Find out if there are children in the household, how old they are, and what their behavior is like. Ask if the adopters intend to have more children. A young dog coupled with young children (under 5 years) can be a recipe for disaster, especially if both parents work long hours and don't have much experience with dogs. Not only might small children inadvertently provoke the dog into biting, but it's entirely possible that the parents' attention, patience, and resources might be absorbed by the children, with nothing left over for a puppy in need of intensive training. At that point, the dog might become a burden rather than a joy, and is likely to be returned to the rescue or dumped.
If the children often have friends over, particularly if they're young and/or noisy friends, shy dogs or ones who tend to guard against unfamiliar people may not be good matches for that home. A gregarious, never-met-a-stranger pup would probably be a better choice. In general, a calm, mature dog is a better match for a family with small children, but regardless of the dog they choose, be sure that everyone in the family is committed to the adoption. It is not realistic to expect the children to do that work; the adults are the ones who must be responsible. Be sure that prospective adopters really understand how much work is involved in training, socializing, and supervising a new dog with their family, and that they are absolutely committed to doing the work.
While many families do just fine and never have any serious problems at all, when things do go bad, they go very bad. If your foster pup loves children, the kids seem appropriately respectful of the dog, and the family seems truly committed, by all means, go forward with the adoption, but please proceed cautiously in these situations.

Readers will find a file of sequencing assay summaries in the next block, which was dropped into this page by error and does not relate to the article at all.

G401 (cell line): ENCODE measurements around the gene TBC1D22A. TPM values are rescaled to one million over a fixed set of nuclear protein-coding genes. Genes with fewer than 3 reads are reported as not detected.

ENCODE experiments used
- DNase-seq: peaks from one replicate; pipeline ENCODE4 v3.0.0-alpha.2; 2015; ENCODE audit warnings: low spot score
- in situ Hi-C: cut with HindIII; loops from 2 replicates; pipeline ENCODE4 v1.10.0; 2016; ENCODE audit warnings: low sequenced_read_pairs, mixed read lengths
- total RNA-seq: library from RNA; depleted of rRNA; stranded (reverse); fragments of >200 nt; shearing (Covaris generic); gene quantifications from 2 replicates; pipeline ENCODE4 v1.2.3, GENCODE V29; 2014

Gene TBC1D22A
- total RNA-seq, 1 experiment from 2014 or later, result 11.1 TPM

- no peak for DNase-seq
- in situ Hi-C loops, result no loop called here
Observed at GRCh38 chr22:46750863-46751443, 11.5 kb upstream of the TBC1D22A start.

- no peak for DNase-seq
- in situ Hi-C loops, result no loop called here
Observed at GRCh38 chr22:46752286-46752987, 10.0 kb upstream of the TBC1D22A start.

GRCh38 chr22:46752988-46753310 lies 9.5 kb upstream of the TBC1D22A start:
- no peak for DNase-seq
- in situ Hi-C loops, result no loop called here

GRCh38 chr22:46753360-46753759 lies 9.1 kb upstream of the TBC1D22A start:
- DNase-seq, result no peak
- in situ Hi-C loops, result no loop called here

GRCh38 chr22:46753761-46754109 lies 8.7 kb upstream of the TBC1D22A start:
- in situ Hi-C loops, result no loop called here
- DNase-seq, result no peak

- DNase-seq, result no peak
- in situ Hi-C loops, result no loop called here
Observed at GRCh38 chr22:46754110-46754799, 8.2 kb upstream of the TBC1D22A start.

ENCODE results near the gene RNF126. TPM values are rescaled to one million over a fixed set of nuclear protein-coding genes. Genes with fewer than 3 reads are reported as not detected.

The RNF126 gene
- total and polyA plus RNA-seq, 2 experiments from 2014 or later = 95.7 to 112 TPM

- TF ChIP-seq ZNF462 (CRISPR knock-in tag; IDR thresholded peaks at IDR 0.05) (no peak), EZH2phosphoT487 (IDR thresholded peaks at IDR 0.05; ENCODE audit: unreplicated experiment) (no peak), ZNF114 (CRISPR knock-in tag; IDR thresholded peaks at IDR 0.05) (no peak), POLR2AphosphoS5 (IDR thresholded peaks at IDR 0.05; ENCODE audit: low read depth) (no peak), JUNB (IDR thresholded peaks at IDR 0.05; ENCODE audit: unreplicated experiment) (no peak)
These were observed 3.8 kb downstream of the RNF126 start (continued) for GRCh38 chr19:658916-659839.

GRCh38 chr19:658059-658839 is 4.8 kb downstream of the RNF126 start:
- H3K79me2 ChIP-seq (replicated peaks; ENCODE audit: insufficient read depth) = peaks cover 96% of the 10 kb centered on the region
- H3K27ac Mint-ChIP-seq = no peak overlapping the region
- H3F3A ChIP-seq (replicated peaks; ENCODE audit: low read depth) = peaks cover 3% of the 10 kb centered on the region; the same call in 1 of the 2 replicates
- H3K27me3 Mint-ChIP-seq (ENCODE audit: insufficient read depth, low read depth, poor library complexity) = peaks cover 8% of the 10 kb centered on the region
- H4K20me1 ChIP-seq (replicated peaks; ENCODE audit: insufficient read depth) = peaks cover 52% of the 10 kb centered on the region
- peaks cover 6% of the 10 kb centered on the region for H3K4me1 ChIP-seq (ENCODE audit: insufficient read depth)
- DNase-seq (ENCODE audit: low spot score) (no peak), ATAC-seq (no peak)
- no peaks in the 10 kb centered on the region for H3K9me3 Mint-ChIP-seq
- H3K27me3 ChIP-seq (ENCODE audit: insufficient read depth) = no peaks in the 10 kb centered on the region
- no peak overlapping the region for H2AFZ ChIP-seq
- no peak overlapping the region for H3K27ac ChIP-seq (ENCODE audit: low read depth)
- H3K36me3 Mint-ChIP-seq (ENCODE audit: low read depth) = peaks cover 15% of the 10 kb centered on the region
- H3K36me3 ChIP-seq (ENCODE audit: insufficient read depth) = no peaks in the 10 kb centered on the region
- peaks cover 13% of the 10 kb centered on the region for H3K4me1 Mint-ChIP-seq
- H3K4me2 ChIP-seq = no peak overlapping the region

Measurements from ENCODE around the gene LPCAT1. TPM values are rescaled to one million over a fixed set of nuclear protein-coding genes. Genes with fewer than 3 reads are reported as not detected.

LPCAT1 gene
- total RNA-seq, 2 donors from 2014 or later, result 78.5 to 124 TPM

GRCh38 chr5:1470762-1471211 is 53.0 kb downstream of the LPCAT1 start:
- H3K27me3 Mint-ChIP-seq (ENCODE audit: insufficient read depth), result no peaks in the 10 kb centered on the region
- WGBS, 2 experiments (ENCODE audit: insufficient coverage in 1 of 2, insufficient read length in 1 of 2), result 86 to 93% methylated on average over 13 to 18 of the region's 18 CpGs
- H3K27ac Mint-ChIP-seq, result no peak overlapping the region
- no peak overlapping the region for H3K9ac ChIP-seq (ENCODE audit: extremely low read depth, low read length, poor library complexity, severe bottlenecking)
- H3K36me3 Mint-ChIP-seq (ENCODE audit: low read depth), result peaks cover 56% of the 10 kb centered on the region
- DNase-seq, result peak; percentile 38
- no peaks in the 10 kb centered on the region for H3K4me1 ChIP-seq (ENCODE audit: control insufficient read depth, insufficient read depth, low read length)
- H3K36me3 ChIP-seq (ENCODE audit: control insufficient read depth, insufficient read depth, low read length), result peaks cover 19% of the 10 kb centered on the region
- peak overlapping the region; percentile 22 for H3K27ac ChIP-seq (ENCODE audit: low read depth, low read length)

In many cases, you will find yourself educating the prospective adopter about one issue or another. See how receptive they are to the information. In my experience, most adopters are eager to learn about their furry new family member (although it can be a lot to absorb and many people are overwhelmed by the amount of information, which is one reason that I like to hand out a copy of Patricia McConnell's booklet Love Has No Age Limit with every adopted dog -- it's handy to have a hard copy that they can refer back to as needed!). Occasionally, however, you will encounter someone who is dismissive of anything you have to say, convinced that they already know everything, and/or of the opinion that it's ridiculous that they should have to be educated about how to care for a dog. Not coincidentally, these tend to be poor candidates for adoption. I just grit my teeth, smile, terminate the interview, and move on.
Finally, broach the topic of a home visit. Explain that the purpose of a home visit is not to find reasons to reject an application (by now you should already have a good sense of whether you're comfortable placing your foster dog in this home), but to help dog-proof the house and remove potential trouble spots before the new foster pup arrives. You may not actually do the home visit, but you do want to see how the adopter reacts to the suggestion. If the person becomes defensive or declines a visit, that's a big red flag. If the adopter welcomes the suggestion and wants to schedule the visit right away, that's a great sign.